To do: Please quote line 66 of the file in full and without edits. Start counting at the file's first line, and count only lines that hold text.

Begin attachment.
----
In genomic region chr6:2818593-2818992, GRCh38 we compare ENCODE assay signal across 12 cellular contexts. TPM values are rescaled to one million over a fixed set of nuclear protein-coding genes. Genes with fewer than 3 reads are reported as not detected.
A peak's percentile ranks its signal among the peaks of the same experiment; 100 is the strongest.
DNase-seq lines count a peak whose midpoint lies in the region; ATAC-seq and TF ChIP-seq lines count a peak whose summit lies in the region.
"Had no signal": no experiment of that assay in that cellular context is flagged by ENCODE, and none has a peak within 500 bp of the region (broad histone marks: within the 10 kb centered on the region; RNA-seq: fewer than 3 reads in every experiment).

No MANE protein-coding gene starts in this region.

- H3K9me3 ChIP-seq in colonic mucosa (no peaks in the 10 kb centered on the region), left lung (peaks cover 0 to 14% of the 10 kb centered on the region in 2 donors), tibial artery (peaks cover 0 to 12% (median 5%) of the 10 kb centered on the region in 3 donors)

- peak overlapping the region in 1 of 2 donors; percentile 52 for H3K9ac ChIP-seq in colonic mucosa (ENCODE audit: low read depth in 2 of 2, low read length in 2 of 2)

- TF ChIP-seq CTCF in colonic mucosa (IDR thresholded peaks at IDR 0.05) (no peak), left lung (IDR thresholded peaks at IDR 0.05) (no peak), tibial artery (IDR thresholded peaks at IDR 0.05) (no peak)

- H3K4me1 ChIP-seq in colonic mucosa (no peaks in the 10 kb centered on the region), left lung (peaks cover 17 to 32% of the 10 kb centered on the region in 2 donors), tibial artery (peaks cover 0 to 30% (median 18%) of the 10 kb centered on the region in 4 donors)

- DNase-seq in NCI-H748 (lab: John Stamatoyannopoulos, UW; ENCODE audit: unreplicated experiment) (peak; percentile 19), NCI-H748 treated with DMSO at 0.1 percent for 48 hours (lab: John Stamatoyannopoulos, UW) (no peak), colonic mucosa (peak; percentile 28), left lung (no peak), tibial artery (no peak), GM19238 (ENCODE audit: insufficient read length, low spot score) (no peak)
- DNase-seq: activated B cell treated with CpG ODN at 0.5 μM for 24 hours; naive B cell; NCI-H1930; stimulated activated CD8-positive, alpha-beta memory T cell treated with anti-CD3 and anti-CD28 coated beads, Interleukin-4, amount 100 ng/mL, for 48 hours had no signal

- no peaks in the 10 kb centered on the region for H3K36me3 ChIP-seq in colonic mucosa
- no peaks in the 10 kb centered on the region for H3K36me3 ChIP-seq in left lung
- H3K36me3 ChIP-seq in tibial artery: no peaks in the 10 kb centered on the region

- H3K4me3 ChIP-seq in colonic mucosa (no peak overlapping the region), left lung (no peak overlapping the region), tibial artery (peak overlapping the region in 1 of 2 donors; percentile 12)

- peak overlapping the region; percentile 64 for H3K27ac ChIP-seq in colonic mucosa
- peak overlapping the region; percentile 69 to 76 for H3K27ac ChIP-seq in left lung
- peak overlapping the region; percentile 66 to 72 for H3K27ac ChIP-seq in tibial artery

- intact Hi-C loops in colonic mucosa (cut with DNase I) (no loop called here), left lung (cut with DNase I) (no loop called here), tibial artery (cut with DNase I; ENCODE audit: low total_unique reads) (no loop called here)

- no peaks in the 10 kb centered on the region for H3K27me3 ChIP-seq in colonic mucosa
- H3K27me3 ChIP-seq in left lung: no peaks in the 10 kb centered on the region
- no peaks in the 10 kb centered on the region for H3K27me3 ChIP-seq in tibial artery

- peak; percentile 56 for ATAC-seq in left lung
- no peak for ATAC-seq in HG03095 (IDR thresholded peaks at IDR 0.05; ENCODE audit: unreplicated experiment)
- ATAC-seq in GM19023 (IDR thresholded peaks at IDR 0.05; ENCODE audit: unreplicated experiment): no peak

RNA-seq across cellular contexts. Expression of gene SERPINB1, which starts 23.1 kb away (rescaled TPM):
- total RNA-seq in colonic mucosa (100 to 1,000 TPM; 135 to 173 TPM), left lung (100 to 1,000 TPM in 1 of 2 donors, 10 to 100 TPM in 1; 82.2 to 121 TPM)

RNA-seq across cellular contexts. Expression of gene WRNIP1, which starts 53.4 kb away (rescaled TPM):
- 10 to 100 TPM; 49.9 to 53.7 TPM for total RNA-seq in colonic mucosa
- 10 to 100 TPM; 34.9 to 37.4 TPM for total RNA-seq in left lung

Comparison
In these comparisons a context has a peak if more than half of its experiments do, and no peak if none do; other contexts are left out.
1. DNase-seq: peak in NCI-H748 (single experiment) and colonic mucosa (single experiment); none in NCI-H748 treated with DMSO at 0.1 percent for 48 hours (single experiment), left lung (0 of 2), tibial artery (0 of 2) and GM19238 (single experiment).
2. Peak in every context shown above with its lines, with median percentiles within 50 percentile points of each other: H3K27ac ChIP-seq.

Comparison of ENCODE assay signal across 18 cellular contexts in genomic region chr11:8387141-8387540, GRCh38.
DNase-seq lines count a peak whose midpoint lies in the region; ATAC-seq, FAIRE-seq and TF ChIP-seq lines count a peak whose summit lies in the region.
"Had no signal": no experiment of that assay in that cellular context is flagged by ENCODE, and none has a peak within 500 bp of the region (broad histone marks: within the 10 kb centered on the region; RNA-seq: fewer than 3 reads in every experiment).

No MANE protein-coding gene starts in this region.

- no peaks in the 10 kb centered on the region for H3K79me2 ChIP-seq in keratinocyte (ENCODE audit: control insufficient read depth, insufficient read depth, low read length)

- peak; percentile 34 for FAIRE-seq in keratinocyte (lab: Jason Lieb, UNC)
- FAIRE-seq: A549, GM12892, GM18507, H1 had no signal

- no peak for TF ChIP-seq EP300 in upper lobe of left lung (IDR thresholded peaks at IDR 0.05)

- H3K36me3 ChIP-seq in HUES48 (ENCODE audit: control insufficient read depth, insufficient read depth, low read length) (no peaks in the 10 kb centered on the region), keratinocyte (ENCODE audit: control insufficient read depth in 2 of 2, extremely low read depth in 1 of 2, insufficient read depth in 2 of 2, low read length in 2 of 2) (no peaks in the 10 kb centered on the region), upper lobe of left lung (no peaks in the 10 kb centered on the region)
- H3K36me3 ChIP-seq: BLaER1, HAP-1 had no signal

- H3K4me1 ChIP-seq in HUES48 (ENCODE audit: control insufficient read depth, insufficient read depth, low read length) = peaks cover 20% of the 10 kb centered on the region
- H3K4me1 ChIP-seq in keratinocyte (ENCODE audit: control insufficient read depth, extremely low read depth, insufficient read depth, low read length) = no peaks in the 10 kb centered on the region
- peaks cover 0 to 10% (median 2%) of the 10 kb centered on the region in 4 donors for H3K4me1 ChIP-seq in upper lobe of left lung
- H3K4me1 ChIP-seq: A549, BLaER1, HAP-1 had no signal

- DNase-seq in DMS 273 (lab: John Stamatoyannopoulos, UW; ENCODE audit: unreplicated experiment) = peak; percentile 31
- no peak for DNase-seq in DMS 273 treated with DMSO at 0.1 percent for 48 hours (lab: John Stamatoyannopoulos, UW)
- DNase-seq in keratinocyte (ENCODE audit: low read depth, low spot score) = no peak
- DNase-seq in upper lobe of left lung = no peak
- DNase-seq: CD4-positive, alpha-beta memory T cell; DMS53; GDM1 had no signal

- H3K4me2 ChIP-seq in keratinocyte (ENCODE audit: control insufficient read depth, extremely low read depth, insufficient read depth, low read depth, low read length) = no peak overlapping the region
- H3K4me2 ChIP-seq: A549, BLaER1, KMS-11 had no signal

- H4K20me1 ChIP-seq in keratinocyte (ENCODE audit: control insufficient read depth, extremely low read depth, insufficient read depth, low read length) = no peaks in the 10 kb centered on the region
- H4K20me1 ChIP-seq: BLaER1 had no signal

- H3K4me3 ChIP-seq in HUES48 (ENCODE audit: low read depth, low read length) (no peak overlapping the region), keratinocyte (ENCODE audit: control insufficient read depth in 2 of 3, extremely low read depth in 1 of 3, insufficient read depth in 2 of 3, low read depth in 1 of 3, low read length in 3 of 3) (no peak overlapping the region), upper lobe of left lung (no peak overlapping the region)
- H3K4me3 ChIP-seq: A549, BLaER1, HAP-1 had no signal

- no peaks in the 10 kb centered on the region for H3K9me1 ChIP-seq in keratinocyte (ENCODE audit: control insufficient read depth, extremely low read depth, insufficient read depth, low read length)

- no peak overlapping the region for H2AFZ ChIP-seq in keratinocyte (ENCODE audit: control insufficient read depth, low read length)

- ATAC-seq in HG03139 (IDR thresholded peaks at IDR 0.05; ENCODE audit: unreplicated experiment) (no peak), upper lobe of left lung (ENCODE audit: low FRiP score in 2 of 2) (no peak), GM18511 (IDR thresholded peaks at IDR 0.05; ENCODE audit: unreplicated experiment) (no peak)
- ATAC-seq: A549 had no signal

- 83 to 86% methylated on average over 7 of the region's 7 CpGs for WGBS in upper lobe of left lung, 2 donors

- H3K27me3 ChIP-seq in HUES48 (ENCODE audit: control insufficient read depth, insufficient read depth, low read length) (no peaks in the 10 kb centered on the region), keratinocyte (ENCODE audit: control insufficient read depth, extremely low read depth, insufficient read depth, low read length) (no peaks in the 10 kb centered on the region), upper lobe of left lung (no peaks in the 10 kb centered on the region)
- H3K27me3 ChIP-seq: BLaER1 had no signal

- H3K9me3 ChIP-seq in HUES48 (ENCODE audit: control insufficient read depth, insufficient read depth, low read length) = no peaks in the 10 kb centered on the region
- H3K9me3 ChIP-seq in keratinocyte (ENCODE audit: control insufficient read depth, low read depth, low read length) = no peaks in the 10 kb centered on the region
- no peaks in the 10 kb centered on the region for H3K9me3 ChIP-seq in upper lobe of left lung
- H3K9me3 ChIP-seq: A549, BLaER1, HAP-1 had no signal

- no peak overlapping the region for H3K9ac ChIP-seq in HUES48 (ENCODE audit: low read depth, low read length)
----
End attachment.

- H3K27me3 ChIP-seq: BLaER1 had no signal